The first political firefight of the San Jose mayor’s race has adopted the adage “everything old is new again.” Two weeks ago, the county Board of Supervisors took a bold vote to withhold $700,000 from the city of San Jose due to its fire department’s slow—and in some cases absent—emergency response times. Contracted by the county to arrive first on the scene for high-priority “lights and sirens” emergencies within eight minutes, 90 percent of the time, SJFD has routinely showed up late and misreported its response times in the last four years.
The stink of ex-Supervisor George Shirakawa Jr. has dissipated, and Santa Clara County is focused on a fresh start for 2014. “Scandal is no longer in the air,” Supervisor Ken Yeager said after Tuesday’s State of the County speech, delivered by recently sworn-in Board President Mike Wasserman. “We certainly spent most of last year changing and improving public outreach and creating much more transparency than there was before.” Wasserman’s address focused on the county’s role as a safety net for the most vulnerable, while also highlighting the little-known services it provides for residents.
For the last several months, a fight with multi-million dollar implications has quietly been waged over fire safety requirements in San Jose’s tallest buildings. The clash—featuring a tangled array of alliances between elected officials, developers, lobbyists, a monopolistic breathing device manufacturer, a union spurned and an ambivalent fire department—will come to a head Thursday afternoon, when the Public Safety, Finance & Strategic Support Committee meets to discuss the city’s tri-annual review of its fire and building codes.
San Jose Fire Chief William McDonald will step down from his position after he was selected to serve as the head of Las Vegas’ fire department. His appointment is expected to be approved by the Las Vegas City Council in July.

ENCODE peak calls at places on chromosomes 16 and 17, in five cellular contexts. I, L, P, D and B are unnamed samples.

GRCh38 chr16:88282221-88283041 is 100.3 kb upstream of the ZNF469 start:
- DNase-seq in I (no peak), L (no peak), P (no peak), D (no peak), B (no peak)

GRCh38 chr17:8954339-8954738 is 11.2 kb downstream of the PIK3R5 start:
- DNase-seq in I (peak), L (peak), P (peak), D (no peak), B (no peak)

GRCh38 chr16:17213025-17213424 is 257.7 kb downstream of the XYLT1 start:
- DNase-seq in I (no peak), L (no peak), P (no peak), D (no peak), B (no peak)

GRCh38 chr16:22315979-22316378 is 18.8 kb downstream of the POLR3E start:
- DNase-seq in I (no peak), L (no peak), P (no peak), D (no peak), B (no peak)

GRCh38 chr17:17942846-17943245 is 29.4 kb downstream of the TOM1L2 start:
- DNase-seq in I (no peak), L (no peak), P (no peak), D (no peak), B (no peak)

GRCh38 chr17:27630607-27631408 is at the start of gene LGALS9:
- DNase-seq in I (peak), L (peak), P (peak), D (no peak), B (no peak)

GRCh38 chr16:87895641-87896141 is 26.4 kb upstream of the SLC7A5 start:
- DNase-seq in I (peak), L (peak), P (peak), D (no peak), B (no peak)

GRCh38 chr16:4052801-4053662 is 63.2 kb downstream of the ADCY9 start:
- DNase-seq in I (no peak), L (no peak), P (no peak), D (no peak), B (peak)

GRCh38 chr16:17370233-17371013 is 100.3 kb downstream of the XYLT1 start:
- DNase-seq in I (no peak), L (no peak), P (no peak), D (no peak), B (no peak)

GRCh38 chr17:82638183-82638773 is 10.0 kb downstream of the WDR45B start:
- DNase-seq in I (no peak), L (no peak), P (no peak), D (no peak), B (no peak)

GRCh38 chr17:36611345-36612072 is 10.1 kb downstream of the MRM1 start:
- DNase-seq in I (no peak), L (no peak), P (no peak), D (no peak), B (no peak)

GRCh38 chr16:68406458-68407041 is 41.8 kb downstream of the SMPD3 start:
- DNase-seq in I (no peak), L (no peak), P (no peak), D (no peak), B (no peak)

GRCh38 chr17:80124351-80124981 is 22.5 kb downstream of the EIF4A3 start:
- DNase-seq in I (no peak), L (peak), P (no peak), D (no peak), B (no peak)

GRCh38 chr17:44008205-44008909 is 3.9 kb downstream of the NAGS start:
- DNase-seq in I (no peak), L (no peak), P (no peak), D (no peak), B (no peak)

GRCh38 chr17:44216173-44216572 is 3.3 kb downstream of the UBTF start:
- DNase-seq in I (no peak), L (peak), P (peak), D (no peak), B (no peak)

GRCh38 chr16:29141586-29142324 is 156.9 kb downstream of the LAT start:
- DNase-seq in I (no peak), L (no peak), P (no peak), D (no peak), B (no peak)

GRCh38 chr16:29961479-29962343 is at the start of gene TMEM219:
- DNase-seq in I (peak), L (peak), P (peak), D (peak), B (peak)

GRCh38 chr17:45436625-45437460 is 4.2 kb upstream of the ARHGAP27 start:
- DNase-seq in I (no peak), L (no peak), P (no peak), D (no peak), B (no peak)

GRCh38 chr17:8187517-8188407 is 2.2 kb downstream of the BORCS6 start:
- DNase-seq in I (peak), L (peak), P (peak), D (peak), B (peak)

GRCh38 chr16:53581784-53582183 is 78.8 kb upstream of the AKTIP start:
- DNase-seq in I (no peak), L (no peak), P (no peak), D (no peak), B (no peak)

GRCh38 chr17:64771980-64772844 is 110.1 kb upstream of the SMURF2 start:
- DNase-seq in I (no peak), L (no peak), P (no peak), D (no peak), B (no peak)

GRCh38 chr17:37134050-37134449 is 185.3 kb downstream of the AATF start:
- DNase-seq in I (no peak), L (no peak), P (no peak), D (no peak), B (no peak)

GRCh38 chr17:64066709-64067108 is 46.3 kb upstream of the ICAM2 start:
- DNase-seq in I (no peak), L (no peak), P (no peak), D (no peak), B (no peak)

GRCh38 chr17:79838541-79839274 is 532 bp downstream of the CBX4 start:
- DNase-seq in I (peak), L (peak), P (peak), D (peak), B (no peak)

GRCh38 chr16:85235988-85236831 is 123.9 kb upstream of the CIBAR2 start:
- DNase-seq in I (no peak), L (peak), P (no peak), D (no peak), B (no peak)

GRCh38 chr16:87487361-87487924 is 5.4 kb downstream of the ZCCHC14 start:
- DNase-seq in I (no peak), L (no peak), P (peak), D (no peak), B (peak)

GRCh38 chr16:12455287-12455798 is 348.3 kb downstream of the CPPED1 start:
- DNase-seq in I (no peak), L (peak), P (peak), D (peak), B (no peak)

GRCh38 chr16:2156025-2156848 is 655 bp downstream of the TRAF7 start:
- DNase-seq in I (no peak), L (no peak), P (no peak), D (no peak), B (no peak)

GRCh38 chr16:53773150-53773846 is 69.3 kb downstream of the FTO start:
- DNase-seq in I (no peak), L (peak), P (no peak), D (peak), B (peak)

The San Jose Fire Department has a pretty good idea how long it takes firefighters to get to emergencies. Well, some emergencies. SJFD officials told San Jose Inside this week that thousands of emergency calls in recent years were mistakenly left out when calculating response times. In the 2011-12 fiscal year, there were 52,400 reported calls for emergency medical or fire services, according to current department statistics. But SJFD officials now acknowledge underreporting the numbers, and the total will be “significantly higher.”
Elected officials come and go, and with that so do certain priorities. It seems that with every budget cycle, certain departments have to prove their worth and their existence. But why should support seesaw when something is so important as the Social Contract? I recommend that the city should commit to a specific police budget each fiscal year. San Jose should allocate a fixed percentage of the budget to the police department that is higher than the 34.7% today of an $885.8 million general fund budget.
On Tuesday, the City Council will hear City Manager Debra Figone’s annual report of the finances of the city. Also, the city will conduct Planning Commission interviews.